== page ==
Earning the huia feather: Labour and the Ratana challenge

Tahupōtiki Wiremu Rātana. PHOTO: ODT FILES
Tahupōtiki Wiremu Rātana. PHOTO: ODT FILES
The New Zealand Labour Party is 108 years old. By a wide margin, that makes it this country’s longest-lived political party.

In all those 108 years, however, Labour has never given itself anything other than Pakeha leadership.

In spite of its claim to be the historical custodians of New Zealand’s progressive traditions, on the question of race Labour has allowed itself to be outstripped by all the other political parties now represented in Parliament.

National elected Simon Bridges; the Greens chose Metiria Turei and Marama Davidson.

Act New Zealand’s leader, David Seymour, has been acquainting himself with his Māori roots for several years now.

Te Pati Māori speaks for itself. And then there’s Winston.

But the list of Labour’s leaders is like a flour sack — white from top to bottom.

On the face of it, this is strange. Back in the 1920s, the Labour Party published a popular newspaper called The Maoriland Worker — ‘‘Maoriland’’ being in common usage, as an alternative to ‘‘New Zealand’’, on both sides of the Tasman.

It is interesting, however, that as Labour edged ever closer to power in the 1930s, the Maoriland Worker became (much less colourfully) The Standard.

Keen to pick up the votes of those who eked a living off land that had once belonged to Māori, ‘‘Maoriland’’ had simply become too contentious a word for Labour to retain.

Labour’s association with the Ratana Church, which ultimately delivered all the Māori seats into Labour’s hands, might also be supposed to have significantly improved the prospects of a Māori politician becoming Labour’s leader.

Especially when one considers the fact that it was only Labour’s hold on the four Māori seats that allowed it to go on governing between 1946 and 1949. Had the Māori seats not existed, National would have assumed office a whole three years earlier than it did.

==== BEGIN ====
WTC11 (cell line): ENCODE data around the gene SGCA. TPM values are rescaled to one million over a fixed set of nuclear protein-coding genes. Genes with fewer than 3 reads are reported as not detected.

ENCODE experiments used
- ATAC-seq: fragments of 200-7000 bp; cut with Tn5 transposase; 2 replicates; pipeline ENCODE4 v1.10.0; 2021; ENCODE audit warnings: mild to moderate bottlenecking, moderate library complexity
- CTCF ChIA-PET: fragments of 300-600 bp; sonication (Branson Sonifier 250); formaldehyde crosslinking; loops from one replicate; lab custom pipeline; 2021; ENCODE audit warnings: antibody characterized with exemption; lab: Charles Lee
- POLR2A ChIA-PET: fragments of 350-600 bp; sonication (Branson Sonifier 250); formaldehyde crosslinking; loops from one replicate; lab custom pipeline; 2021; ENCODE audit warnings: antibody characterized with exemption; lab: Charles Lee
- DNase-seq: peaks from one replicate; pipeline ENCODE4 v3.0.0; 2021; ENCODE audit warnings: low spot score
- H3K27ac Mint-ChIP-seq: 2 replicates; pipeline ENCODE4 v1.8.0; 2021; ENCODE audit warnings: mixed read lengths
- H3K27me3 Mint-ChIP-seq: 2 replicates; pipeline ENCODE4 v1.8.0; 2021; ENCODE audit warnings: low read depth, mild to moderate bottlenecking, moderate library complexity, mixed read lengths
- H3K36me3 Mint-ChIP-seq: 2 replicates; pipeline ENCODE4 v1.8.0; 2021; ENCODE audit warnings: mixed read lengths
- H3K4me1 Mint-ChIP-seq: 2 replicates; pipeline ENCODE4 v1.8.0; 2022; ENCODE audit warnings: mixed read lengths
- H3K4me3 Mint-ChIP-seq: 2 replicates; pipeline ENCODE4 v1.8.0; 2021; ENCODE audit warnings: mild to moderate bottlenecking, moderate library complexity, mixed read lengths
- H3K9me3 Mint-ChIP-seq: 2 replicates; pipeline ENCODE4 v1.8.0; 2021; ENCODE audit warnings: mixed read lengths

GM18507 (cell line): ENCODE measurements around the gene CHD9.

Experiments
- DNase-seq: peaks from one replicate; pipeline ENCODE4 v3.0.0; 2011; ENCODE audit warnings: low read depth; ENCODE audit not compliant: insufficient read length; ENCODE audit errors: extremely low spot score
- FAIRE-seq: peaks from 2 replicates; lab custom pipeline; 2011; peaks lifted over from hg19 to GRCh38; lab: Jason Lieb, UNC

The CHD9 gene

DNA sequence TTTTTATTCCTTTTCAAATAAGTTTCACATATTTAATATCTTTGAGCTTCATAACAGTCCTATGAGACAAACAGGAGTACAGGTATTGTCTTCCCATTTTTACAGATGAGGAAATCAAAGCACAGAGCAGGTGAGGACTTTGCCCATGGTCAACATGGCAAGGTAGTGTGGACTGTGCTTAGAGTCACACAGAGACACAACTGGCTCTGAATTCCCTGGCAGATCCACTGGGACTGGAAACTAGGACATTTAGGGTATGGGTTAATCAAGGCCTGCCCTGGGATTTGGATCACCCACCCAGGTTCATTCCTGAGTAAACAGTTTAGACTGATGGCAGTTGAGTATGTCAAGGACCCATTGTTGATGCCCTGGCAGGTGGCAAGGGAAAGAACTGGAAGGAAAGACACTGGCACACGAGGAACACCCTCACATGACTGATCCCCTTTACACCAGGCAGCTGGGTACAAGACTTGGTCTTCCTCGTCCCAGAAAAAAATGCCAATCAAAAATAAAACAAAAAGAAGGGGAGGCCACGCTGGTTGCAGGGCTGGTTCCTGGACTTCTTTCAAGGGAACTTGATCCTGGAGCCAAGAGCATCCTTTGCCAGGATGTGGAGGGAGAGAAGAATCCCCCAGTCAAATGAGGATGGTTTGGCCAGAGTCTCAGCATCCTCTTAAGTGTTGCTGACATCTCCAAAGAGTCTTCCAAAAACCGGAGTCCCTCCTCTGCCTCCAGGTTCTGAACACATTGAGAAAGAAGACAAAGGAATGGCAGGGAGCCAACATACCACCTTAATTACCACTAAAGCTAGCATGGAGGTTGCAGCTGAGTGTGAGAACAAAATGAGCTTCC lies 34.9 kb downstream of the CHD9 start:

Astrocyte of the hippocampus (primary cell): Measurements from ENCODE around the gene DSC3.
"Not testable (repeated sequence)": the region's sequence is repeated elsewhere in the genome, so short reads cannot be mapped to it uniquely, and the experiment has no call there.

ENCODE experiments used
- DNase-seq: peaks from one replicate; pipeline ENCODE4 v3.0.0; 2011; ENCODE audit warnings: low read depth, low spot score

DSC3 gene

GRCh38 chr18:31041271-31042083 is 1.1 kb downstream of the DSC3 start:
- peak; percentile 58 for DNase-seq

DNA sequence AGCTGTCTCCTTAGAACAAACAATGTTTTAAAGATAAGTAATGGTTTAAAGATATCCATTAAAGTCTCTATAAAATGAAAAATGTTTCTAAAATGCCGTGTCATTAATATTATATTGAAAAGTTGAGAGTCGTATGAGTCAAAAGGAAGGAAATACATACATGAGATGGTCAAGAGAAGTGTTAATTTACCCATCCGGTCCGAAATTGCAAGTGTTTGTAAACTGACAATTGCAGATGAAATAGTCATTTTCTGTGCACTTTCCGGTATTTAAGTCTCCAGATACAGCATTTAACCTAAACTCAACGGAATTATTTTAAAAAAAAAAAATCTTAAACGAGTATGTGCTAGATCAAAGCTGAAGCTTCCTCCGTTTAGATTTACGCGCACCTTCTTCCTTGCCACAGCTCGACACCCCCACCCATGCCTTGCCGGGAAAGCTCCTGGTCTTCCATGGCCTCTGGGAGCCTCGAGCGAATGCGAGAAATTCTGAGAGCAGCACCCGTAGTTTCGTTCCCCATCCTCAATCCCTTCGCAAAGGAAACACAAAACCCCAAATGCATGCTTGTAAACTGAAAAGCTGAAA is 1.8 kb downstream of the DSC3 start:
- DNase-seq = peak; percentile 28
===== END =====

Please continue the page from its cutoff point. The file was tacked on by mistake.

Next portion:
When the Ratana leader and prophet, Tahupotiki Wiremu Ratana, first met the Labour leader, Michael Joseph Savage, in 1936, he is said to have given him four objects: a potato, a broken gold watch, a pounamu hei-tiki and a huia feather.

The potato symbolised the loss of Māori land, along with the sustenance it provided; the broken promises of the Treaty of Waitangi were represented by the broken watch; and the precious greenstone carving stood for the mana of the Māori people.

Restore these three, prophesied Ratana, and Labour will have earned the right to wear the huia feather — the sign of chiefly status.

So precious were these taonga to the Australian-born Savage that, when he died in 1940, they were buried with him.

If T.W. Ratana really did possess the foresight attributed to him by his many thousands of followers, it is to be wondered who it was that he saw, looking far into the future, wearing the sacred huia feather: a Pakeha, or a Māori?

Last night, in England, the leader of Labour’s Māori caucus, Willie Jackson, was accorded the same honour as the New Zealand prime minister, David Lange, when he addressed the members of the Oxford Union.

Curiously enough, debating at Oxford University is not the only thing the Labour list MP has in common with Lange. Jackson’s home in Mangere formerly belonged to the charismatic Labour leader.

It was on Lange’s watch that the changes which transformed New Zealand economically and socially, ‘‘Rogernomics’’, were introduced. 

At the end of that process, however, the three transformational challenges embodied in T.W. Rātana’s three symbolic gifts to Mickey Savage remained unmet.

They still are.Māori land remains in the hands of non-Māori.

The broken promises of the Treaty remain broken.

The mana of the tangata whenua languishes under racist neglect. 

The right to wear the huia feather remains as elusive as ever.

Perhaps these three transformations are beyond the power of a Pākehā Labour leader to accomplish?

And they cannot be carried out behind the scenes, quietly and bureaucratically. Willie Jackson and his Māori colleagues tried that route — and it cost Labour the Treasury benches.

If the three transformations of T.W. Rātana are to be accomplished, then perhaps it will only happen in the full light of day, with the backing of all New Zealanders — Pākehā as well as Māori.

Labour will not shake off its political lassitude until it gives a Māori MP the chance to fulfil Rātana’s expectations — and earn the huia feather.

■Chris Trotter is an Auckland writer and commentator.